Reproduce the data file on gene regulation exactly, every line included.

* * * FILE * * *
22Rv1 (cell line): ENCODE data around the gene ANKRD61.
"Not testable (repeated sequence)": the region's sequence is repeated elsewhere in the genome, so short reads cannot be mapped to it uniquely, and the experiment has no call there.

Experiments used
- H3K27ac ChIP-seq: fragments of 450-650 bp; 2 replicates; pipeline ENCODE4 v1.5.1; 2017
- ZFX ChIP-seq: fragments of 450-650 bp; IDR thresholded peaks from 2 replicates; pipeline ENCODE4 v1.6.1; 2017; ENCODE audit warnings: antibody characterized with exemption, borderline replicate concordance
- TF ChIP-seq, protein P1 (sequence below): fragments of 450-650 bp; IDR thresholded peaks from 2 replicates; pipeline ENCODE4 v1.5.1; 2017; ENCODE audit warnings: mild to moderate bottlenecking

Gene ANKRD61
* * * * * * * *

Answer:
22Rv1 (cell line): ENCODE data around the gene ANKRD61.
"Not testable (repeated sequence)": the region's sequence is repeated elsewhere in the genome, so short reads cannot be mapped to it uniquely, and the experiment has no call there.

Experiments used
- H3K27ac ChIP-seq: fragments of 450-650 bp; 2 replicates; pipeline ENCODE4 v1.5.1; 2017
- ZFX ChIP-seq: fragments of 450-650 bp; IDR thresholded peaks from 2 replicates; pipeline ENCODE4 v1.6.1; 2017; ENCODE audit warnings: antibody characterized with exemption, borderline replicate concordance
- TF ChIP-seq, protein P1 (sequence below): fragments of 450-650 bp; IDR thresholded peaks from 2 replicates; pipeline ENCODE4 v1.5.1; 2017; ENCODE audit warnings: mild to moderate bottlenecking

Gene ANKRD61